Morgan’s research focuses on the role of government in advancing health equity. Applying an interdisciplinary lens to the opioid overdose crisis, her work will examine its socioeconomic and policy causes, the gendered and racialized barriers to substance use treatment, and the promise of collaboration between courts and the treatment sector. Her research speaks to government as a determinant of health and asks how public organizations can improve health outcomes for vulnerable communities.
MORE ABOUT MORGAN
Morgan is a first-generation student originally from Indianapolis, Indiana. Her professional background in public policy, through the prism of her lived experience with poverty and substance abuse, motivates her to better understand government as a determinant of health.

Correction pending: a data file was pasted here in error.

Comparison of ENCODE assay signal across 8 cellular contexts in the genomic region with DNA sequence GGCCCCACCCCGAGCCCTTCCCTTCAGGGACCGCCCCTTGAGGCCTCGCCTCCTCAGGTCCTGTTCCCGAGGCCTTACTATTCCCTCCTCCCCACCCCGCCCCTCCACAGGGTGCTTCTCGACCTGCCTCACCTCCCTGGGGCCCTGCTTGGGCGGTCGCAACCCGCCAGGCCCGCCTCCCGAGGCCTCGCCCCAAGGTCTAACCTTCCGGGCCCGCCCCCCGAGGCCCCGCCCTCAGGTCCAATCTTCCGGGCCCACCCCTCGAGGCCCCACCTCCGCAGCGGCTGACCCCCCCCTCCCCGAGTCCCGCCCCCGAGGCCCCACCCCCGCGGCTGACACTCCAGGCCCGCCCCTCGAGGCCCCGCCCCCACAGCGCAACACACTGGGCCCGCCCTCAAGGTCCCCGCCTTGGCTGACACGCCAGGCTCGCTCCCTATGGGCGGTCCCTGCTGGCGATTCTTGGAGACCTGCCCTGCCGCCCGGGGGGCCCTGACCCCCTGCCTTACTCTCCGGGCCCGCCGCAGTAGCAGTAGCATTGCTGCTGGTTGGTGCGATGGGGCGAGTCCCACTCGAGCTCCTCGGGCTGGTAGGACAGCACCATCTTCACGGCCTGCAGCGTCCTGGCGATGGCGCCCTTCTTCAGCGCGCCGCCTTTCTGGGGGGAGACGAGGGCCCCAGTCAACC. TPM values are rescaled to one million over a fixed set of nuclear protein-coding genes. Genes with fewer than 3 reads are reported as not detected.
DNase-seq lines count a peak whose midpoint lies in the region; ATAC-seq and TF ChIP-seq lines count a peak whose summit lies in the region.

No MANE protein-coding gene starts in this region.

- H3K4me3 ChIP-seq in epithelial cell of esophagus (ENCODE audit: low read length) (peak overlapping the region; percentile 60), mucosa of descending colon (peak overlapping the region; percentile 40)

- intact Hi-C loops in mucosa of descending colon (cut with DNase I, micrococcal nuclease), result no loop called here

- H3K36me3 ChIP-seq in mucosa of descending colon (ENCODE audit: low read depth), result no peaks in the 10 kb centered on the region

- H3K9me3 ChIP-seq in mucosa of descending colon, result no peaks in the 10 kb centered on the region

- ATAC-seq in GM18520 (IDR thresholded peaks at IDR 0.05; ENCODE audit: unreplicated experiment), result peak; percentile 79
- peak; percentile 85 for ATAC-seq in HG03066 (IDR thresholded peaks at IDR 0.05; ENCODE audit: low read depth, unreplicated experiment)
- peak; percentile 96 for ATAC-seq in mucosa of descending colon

DISSERTATION GRANT AWARDEE — SUMMER 2022
Governing the Overdose Crisis: A Multilevel Analysis of Problems, Policy, and Public Capacity
The overdose crisis remains a public health emergency and issue of racial justice: despite national attention and significant public investments, overdose deaths continue to rise especially among non-Hispanic Black and American Indian/Alaska Native people. My dissertation considers how a fragmented governance landscape contributes to the overdose crisis and shapes its policy responses. Specifically, this research examines the relationship between local public services and drug mortality, determinants of state harm reduction policy adoption, and patterns of interactions among actors in regional health-justice collaboratives.
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